Daughter of Immigrants Who Taught Selves to Read, Write to Graduate College

TEMPE, Ariz. – It’s the moment Susana Mojica has been holding onto for three years. It’s helped get her through long days of attending classes, working, raising three children and nights of studying interspersed with just a few hours of stolen sleep.

In her mind’s eye, she can picture it: She’ll be in the student section on the floor of the stadium at Arizona State University’s commencement – and she’ll officially have her college diploma – the first in her family to earn one.

On May 8, Mojica, a 35-year-old Starbucks shift supervisor from Alexandria, Va., will be among the more than 260 graduating from ASU through the Starbucks College Achievement Plan. Any eligible U.S.-based Starbucks partner who works 20 hours a week or more can use the program to go to college through ASU’s online program, and have their tuition fully reimbursed. More than 7,000 are currently participating, with 1,000 expected to graduate by the end of 2017.

“(We’re) doing something that has nothing to do with creating more revenue or more profit for the company,” said Starbucks executive chairman Howard Schultz, “but it has everything to do with making a deposit in the reservoir of the values and the culture and guiding principles of Starbucks. We’re doing everything we can to elevate the life of partners.” Schultz will give the address at Monday’s event.

Sunday night at a reception at The Arizona Grand Resort & Spa in nearby Phoenix, graduates and their families stood under lighted palm trees and shared stories of how they came to be there.

There, surrounded by other graduates, Mojica grew teary thinking about how far she had come. Her mother, Teresa Denard, and father, Jaime Herrera, both grew up in Mexico and went to work as farm laborers as young children, only attending a year or two of school. They taught themselves to read and write, Mojica said.

Now, in less than 24 hours, she knew she’d be sitting in ASU’s stadium and hearing Schultz speak. Then on Friday, she’ll be crossing the stage to get her degree along with fellow graduates at the College of Health Solutions.

“It’s like a dream come true,” said Denard of her daughter’s graduation.

When Mojica and her other daughter, Nery, were young, she would tell them that someday when they grew up, she wanted them to do what she had not been able to – get an education. It’s an investment that no one can take from you, she would explain to them.

Mojica, who along with her sister was born in the United States, started going to community college after she graduated from high school, but worried about how she’d pay for it. “I had to take out a loan and got really scared about how am I going to pay back,” she said.

When she was 19, she fell in love with Edgar Mojica, who is on active duty in the Coast Guard. The two had to move around a lot for his work and she wasn’t able to continue college.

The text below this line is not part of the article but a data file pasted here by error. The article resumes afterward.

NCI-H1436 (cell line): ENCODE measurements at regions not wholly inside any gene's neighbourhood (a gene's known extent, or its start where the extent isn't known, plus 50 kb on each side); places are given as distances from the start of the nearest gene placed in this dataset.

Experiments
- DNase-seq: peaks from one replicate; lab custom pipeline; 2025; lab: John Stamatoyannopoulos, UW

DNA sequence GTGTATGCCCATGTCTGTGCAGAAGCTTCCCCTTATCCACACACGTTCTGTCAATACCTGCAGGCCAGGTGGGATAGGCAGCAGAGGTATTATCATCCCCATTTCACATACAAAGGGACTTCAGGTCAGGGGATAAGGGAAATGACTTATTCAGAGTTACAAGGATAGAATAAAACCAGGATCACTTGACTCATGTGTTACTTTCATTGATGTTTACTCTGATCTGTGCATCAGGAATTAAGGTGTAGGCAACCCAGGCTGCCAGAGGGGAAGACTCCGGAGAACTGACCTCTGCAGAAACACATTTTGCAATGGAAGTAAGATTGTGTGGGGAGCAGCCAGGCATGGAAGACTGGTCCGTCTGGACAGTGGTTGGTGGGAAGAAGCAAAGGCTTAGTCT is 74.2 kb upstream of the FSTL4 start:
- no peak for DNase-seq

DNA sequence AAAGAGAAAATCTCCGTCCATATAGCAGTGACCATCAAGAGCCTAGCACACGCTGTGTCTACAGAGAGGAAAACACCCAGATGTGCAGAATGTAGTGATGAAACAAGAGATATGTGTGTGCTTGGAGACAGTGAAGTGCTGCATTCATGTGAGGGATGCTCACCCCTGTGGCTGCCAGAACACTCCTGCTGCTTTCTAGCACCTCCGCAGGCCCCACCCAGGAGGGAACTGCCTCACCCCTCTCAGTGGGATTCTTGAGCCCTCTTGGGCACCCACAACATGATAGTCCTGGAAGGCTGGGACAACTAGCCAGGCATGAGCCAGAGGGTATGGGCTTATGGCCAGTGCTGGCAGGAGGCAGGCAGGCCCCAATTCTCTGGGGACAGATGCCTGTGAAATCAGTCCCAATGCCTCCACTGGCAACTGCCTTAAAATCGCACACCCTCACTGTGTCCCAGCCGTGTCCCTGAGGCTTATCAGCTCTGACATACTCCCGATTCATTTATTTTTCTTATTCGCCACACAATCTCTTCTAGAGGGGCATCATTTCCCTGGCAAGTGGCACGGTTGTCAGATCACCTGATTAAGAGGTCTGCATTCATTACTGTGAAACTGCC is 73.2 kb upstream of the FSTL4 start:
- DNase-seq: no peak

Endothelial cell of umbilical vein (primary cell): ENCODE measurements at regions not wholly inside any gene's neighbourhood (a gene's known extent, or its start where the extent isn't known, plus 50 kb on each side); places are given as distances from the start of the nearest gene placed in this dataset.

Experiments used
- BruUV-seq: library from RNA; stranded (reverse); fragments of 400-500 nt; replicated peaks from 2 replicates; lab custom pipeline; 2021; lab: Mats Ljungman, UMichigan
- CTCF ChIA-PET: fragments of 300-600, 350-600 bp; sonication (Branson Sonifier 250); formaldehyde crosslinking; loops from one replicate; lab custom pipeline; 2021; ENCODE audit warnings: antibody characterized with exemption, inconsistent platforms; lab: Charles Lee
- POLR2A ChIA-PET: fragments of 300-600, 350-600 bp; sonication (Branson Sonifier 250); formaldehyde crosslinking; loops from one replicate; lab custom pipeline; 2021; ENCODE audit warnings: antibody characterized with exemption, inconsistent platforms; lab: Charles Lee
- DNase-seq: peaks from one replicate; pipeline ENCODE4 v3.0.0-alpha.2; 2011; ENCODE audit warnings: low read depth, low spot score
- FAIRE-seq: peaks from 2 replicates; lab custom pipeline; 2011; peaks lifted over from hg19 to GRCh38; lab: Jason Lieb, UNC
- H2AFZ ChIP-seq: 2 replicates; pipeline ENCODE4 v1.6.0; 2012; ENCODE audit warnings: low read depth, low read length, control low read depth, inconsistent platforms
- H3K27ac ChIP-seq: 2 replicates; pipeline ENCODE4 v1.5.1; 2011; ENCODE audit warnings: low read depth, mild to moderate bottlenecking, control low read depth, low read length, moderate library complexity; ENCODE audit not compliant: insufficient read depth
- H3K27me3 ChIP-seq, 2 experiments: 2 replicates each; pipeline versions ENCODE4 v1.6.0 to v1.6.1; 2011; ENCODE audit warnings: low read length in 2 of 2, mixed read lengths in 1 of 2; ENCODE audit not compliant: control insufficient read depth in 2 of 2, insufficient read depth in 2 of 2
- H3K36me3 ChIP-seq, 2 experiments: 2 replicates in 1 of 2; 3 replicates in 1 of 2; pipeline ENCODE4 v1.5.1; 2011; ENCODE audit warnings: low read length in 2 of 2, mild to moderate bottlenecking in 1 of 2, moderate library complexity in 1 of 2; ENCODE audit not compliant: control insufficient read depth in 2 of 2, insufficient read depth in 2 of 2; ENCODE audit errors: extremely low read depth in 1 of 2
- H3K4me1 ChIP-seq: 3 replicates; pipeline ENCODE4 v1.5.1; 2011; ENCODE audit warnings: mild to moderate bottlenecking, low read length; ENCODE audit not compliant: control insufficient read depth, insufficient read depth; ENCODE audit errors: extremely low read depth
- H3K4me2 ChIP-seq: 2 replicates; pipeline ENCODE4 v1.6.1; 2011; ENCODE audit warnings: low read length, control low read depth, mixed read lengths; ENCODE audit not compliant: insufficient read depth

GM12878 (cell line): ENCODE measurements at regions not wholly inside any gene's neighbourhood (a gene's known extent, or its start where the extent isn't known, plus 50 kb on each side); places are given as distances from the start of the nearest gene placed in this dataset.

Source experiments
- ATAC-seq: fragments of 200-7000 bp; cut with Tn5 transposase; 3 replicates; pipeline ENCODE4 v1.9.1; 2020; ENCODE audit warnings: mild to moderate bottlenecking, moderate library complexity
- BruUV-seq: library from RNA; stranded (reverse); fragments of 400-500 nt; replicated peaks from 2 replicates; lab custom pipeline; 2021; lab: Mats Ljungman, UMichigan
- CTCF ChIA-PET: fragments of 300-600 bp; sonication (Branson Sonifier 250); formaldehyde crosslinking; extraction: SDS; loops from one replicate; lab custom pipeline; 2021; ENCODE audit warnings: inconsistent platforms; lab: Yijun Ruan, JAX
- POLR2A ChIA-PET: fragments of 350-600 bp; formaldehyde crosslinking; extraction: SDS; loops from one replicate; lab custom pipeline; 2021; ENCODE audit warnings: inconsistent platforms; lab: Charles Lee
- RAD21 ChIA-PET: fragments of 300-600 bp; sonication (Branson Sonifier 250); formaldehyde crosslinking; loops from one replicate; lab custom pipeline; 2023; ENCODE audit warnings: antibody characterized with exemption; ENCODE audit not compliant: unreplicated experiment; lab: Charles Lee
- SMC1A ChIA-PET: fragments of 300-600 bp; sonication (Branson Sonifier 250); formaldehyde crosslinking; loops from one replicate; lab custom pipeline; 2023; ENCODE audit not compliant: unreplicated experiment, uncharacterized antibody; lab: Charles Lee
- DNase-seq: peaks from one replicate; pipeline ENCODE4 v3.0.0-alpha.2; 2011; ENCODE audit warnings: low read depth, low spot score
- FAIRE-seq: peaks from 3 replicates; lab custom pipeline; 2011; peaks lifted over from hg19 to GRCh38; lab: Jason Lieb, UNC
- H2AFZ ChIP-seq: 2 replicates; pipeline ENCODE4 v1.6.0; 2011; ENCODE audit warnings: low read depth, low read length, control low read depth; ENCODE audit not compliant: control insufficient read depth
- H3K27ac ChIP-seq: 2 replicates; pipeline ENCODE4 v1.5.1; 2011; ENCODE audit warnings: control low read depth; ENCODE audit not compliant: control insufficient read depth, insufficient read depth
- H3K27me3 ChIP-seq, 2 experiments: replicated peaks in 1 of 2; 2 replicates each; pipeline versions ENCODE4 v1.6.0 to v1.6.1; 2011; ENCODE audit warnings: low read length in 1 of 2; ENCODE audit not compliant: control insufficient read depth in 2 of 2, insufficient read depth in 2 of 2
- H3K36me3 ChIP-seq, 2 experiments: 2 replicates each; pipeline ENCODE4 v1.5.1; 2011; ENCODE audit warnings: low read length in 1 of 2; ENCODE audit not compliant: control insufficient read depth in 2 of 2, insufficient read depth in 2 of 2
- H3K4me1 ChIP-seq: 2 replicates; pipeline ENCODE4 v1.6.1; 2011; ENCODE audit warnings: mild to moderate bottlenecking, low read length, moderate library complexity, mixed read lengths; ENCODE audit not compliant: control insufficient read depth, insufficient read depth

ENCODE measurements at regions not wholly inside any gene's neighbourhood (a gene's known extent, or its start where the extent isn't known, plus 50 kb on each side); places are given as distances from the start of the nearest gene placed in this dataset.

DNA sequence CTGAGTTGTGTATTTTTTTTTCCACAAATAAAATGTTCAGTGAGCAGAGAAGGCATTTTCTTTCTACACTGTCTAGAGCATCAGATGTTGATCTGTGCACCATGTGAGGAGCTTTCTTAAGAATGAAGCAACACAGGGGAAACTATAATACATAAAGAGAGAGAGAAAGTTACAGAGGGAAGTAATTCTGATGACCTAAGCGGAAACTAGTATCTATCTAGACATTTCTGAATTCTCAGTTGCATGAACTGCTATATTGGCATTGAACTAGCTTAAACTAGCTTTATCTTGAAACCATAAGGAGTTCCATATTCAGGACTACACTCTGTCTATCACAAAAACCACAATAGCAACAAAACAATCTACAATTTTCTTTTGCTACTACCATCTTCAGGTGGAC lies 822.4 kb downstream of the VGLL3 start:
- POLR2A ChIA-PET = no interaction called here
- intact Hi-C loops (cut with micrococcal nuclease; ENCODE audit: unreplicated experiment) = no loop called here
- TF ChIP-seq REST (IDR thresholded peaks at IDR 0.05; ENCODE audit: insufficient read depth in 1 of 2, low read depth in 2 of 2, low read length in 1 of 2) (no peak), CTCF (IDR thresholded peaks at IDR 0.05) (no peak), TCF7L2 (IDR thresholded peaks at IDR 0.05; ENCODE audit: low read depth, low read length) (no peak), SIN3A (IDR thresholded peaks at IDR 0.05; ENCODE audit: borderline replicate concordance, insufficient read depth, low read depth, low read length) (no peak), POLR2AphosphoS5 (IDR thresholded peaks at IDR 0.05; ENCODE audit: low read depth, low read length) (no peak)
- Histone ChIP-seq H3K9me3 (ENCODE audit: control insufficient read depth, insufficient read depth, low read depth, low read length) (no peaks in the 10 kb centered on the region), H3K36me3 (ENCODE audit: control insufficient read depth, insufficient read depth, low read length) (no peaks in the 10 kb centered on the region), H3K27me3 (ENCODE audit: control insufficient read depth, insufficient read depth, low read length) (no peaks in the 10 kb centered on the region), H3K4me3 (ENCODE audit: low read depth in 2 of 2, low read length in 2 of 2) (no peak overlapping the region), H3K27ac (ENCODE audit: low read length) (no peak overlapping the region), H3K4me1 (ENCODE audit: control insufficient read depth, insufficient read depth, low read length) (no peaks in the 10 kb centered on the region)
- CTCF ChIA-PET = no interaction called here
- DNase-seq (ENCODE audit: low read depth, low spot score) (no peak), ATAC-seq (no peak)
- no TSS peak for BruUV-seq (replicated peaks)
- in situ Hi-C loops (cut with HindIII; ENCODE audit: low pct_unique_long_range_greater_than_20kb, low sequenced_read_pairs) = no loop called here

Over the years, she thought about returning to college but worried about whether her transcripts would transfer with each move. When she had children, twins who are now 5 and a 6-year-old son, she thought, “I couldn’t spend money on myself. I need to save for my kids’ college,” she said. “They are close in age and will all be in college at the same time.”

Mojica began working at the Arlington Starbucks Military Family Store. Her husband worked during the day while she cared for their kids and when he came home, she went to work. Despite her busy schedule, when the Starbucks College Achievement Plan was announced, she knew she wanted to do it. It was a family effort, she is quick to note, crediting her husband with making it possible. “The only way I could do it was because Edgar was there making sure the kids were fed, I was fed ...”  

At work, her customers encouraged her, including a former Coast Guardsman whom Mojica ended up interviewing for a paper she wrote on health and aging.

Doing a science degree online was challenging at times, she said, but she never let herself contemplate stopping. Everything she is doing is for her family, she said. This week her husband and kids will be cheering her from afar since it was too costly for them to join her. 

Now that she’s earned her bachelor’s degree, she has her eyes set on a new goal: She’s starting a master’s program in the fall for public health and will earn a nursing degree. She’s a nurturer by nature, she said, and nursing is a field in which she knows she’ll be able to find work when her family is transferred.

“It’s an investment for my family,” she said. The Starbucks College Achievement Plan gave her more than a debt-free degree, she said. “It gave me confidence.”

At Arizona State University’s spring graduation exercises May 8 in Tempe, Arizona, Starbucks executive chairman Howard Schultz will give his first-ever commencement address. More than 260 partners are graduating from ASU, the biggest-yet partner graduating class. Starbucks College Achievement Plan graduates will be in the audience. Commencement will be streamed live at 7:30 p.m. Mountain Standard Time (7:30 p.m Pacific Time) at http://www.ustream.tv/asutv.

Meet other partner-graduates:

Finding Home: Childhood Hardships Strengthen Starbucks ASU Graduate, Sirikwan O’Gorman.

Alexander Nunes, an immigrant from Jamaica, is the first in his family to graduate from college – and he’s ready to change the world.

Tragedy derailed Laura Fobes’ first shot at a college degree; now the 42-year-old mother of three will walk across the stage in Tempe.

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Starbucks to lead first-ever city-wide reusable cup project in California with NextGen Consortium